1. Delighted to link up and raise awareness of this blog post and the issues raised. Thanks also for sharing your story. That must have been tough on the whole family, even with plans in place. I was stood listening to Ben – and other stories – wondering what on earth I would do.

    1. It’s a good question. this particular report was looking at those with dependents. In truth, I don’t know enough about bereavement for those without dependents to be able to help. I would, however, point you in the direction of some of the charities mentioned at the bottom of my blog post.

  3. My Mum died aged 40 in 1982, my 50-year-old Dad was left with a 13, 10 and 4 year old and gave up his job of 38 years to care for us. The loss was never mentioned to us children by any other adult. There was zero support for him (GP just gave him Valium, which he never took). My Dad was a hero. Thirty five years later I wanted to believe things were now better for families suffering such a devastating loss, the ramifications of losing a parent lasts a lifetime. Why are things not better?

    1. That’s a very personal story. Thank you for sharing. It’s shocking that things haven’t improved. In fact the issue of bereavement being swept under the carpet and never mentioned was raised at the report’s launch. Ben Brooks_Dutton was suggesting this was the wrong approach. What a mighty fine father you had. It must have been a shock to go form working dad to stay at home dad in such circumstances. And yes, why haven’t things changed?

  4. It has really shocked me that no data is collected, thankfully it’s being finally addressed really interesting post Thank you for linking to #Thatfridaylinky please come back next week

  5. I am doing some work in this area, and am dumbfounded at how little we prep for this part of life, and understand what is inevitable. What a death-denying culture we live in! Thank you. #ThatFridayLinky xoxo

    1. Death denying, yet also denying proper support to families when they need it the most. It is genuinely shocking how little help families receive.

  6. Thanks for this John, I found it a really interesting read and a lot of the content really resonated with me.

    I live in Australia (though am originally from the UK) my Australian wife, Amy, died 3 years ago from advanced breast cancer. I’ve got two kids who were 5 and 7 at the time (now 8 and 10).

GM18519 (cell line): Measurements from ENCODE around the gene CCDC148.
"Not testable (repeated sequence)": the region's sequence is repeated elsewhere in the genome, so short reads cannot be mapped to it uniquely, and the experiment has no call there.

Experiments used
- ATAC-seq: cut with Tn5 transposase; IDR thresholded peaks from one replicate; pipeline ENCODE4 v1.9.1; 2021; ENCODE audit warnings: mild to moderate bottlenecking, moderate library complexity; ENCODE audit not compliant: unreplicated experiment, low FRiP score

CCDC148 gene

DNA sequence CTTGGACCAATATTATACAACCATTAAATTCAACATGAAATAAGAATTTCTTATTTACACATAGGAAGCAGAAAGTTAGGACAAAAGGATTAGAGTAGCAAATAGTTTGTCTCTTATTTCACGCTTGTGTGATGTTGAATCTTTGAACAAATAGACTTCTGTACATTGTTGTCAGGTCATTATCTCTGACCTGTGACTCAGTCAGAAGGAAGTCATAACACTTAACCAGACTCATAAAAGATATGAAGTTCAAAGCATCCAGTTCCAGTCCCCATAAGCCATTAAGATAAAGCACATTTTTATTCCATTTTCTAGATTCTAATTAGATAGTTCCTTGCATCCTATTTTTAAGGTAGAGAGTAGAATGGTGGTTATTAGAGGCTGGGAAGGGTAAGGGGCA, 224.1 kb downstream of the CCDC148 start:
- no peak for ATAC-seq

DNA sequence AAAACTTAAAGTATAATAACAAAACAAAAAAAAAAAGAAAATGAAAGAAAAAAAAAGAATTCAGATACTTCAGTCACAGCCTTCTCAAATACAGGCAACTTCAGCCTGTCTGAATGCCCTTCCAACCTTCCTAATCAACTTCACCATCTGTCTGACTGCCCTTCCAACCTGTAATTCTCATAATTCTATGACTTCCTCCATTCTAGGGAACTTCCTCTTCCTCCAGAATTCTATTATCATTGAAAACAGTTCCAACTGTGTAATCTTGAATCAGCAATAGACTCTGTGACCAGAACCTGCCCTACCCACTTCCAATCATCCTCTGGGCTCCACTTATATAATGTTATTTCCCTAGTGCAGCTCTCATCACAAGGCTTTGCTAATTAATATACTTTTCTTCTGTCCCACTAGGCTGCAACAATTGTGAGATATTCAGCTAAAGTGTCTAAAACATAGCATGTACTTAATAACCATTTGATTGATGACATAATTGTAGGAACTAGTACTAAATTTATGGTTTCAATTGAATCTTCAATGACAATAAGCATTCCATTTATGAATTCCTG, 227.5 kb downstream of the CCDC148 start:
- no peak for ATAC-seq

Australia has even poorer support than the UK for widowers. I suspect that nobody knows the number of children who are living with only parents here either.

    When Amy was alive I received a (small) carers allowance as well as a few other benefits such as a disabled car badge. When she died I lost these. My work became (in many ways) harder, but I lost what little government support I had been receiving.

    Medicare in Australia is worse than the National Health Service in the UK (I have to pay $50 for each doctor’s appointment for my children) and dental treatment is ridiculously expensive. Because I work full-time I get no concessions.

    We’re just about to have our (long) summer/school holidays (7 weeks) and it’s an absolute nightmare as I have to juggle work with putting the kids in holiday programmes many of which are pretty expensive. Immediately in the aftermath of Amy’s death people ‘rallied around’ and offered help, but three years on almost all of these people are gone (not sure if they think I should have ‘got over’ it by now?)

    There’s no funded support for the children and as your article points out no training for teachers. I’m lucky that our school has a counsellor, but even she has remarked that she’s more used to talking with children who are being bullied or are from divorced families and actually has barely any experience of supporting children who have had a parent die.

    I was lucky(?) to meet our Health minister a year or so ago (on an unrelated matter) but dropped some of the issues your article raises, but of course it fell on deaf ears. Definitely an issue that needs to be addressed.